USU's 2nd Annual Latin American Cultural Extravaganza Welcomes All
Friday, Mar. 16, 2007
A variety of activities and events that celebrate Latin American culture will be held as part of Utah State University’s Second Annual Latin American Cultural Extravaganza. A highlight is an open forum panel discussion, “Speak Out! The Many Faces of Immigration in Utah.” The panel includes a number of guests, including Logan Mayor Randy Watts, Luz Robles, director of the state office of Ethnic Affairs, Salvador Jimenez, the Mexican Consul General from Salt Lake City and others.
All events are presented in conjunction with USU’s Latin American Studies program and take place March 24-30. Most activities are free and all are open to the public.
The week-long schedule of events begins Saturday, March 24, at 8 p.m. at the Haight Alumni Center on campus. An evening of Brazilian poetry set to music featuring acclaimed Brazilian pianist Rubia Santos and vocal soloist Melanie Ohn will be presented.
Monday, March 26, events begin with a lecture by political science professor Bill Furlong and Shannon Peterson, political science professor and director of the Latin American Studies program. They will speak at 4:30 p.m. in Old Main 119. The topic of the presentation is Movimento Sem Terra: The Landless Movement in Brazil, with first-hand observations of the movement from a recent trip to Brazil.
Two critically acclaimed films will be shown at 7 p.m. Tuesday, March 27, and Thursday, March 29, in Old Main 121. Tuesday’s film, “FIDEL: The Untold Story,” covers 40 years of the Cuban revolution and includes rare footage of Fidel Castro that gives the audience unique insight into the private life of the complex political figure. Especially timely as Castro nears the end of his life, the documentary will be introduced by J.S. Spicer-Escalante of USU’s department of languages, philosophy and speech communication.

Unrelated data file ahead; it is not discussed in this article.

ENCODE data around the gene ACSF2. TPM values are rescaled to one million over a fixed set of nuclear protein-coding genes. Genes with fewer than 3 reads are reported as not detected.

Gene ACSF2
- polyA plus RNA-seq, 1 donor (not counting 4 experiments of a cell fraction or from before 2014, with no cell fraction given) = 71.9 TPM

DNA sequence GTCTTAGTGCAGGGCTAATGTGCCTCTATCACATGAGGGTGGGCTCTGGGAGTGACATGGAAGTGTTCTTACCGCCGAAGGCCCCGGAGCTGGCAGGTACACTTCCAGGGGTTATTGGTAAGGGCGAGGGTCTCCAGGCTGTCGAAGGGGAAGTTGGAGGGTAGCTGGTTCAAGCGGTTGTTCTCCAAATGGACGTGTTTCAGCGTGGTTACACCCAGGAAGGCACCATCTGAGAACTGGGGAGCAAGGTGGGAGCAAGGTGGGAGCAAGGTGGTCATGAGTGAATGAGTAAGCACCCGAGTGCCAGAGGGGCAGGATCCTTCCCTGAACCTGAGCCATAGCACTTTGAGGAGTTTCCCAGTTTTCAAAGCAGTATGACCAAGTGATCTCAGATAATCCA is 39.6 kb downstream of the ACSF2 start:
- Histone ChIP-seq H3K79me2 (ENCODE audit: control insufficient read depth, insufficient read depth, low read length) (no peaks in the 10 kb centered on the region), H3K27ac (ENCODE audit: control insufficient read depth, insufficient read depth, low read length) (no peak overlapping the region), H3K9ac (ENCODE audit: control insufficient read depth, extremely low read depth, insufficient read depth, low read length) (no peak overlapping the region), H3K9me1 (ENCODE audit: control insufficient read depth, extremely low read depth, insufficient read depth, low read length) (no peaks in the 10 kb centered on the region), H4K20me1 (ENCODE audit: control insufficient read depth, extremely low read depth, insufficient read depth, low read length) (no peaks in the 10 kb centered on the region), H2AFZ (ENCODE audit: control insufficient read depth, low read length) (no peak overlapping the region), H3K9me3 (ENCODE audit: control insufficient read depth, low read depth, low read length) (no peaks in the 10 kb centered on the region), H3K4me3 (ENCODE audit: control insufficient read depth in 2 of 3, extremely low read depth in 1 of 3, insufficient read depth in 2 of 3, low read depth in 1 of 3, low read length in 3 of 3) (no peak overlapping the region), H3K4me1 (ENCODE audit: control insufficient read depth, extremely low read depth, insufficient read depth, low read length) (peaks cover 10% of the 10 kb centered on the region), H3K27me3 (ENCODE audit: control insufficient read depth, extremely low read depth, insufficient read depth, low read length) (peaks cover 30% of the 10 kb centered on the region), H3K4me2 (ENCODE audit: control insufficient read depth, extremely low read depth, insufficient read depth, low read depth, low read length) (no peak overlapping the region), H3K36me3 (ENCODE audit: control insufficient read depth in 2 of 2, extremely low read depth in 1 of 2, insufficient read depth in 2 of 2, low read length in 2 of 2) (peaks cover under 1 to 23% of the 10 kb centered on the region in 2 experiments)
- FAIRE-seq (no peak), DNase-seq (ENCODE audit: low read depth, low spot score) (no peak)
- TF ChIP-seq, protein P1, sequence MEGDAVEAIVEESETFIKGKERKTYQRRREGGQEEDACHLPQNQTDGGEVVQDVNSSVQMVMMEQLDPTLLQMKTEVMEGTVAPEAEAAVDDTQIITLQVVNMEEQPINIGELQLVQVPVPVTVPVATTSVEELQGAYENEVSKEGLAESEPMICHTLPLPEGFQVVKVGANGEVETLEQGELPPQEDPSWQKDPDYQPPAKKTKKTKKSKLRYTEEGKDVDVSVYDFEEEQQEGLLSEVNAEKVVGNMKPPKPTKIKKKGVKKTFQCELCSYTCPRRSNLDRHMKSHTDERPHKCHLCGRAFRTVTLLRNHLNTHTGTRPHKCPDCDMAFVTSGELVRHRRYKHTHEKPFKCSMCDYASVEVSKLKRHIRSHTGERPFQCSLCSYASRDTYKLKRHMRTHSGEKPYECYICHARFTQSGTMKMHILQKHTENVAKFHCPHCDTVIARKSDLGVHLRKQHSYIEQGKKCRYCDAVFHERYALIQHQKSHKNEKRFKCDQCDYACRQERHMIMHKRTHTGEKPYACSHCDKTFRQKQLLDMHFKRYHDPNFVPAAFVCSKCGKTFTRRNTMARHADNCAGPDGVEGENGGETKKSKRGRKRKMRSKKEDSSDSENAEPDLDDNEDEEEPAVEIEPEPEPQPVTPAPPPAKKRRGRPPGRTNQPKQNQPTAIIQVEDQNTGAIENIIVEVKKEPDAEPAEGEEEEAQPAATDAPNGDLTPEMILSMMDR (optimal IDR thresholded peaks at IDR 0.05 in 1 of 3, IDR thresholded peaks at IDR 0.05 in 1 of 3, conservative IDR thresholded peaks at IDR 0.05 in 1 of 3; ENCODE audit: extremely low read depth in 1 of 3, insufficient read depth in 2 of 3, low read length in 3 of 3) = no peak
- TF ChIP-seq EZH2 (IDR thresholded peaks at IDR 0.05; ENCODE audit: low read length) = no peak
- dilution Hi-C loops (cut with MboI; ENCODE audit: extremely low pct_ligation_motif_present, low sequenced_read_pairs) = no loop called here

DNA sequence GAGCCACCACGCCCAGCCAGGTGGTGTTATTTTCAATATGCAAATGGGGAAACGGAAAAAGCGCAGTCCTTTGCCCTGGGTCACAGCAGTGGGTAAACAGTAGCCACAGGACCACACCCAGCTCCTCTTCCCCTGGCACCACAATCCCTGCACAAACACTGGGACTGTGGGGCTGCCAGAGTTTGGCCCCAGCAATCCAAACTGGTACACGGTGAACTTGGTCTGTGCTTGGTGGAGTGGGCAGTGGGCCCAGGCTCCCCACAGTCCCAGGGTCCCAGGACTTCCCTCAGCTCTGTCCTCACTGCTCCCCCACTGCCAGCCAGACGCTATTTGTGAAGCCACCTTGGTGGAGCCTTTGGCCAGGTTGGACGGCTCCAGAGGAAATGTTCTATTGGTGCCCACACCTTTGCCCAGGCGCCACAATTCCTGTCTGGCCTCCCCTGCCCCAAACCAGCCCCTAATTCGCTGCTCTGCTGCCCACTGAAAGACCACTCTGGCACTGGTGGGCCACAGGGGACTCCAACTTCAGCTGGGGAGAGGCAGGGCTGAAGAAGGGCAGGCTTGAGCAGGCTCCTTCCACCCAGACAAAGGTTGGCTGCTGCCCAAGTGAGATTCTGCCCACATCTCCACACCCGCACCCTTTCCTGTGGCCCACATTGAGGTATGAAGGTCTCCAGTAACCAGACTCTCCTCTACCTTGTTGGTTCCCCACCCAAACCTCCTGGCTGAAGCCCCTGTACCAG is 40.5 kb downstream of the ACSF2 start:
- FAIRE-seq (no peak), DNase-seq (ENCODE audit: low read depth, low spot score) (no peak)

Thursday’s film, “Bus 174,” will be introduced by Cacilda Rego, a native Brazilian and assistant professor in the department of languages, philosophy and speech communication. Rego’s specialty is contemporary Brazilian media. The film, a documentary, depicts what happened in Rio de Janeiro June 12, 2000, when bus 174 was taken by an armed young man, threatening to shoot all the passengers. The event was transmitted live on all Brazilian television networks. The shocking and tragically ending event is highlighted in the documentary that provides a gripping portrayal of the violence exacerbated by extreme poverty in Brazil’s favelas, event organizers said.
Wednesday, March 28, features an open forum/panel discussion, “Speak Out! The Many Faces of Immigration in Utah,” from 7-9 p.m., with 12 state and local leaders, moderated by Lee Austin from Utah Public Radio. Unlike the other campus-based events, the panel discussion will be held in the auditorium at Logan High School, 162 West 100 S. In addition to confirmed participants Mayor Watts, Consul General Jimenez and Robles, nine other state and local leaders, agency directors and public servants will round out the panel. All are invited to this event.
The week’s activities conclude with a celebration Friday, March 30, at Café Sabor, 600 W. Center, Logan. There will be deluxe tapas — hors d’oeuvres — and a dance. Tickets for the dinner-dance are $10 per person, and are available in advance at the Taggart Student Center Customer Service Center (room 212).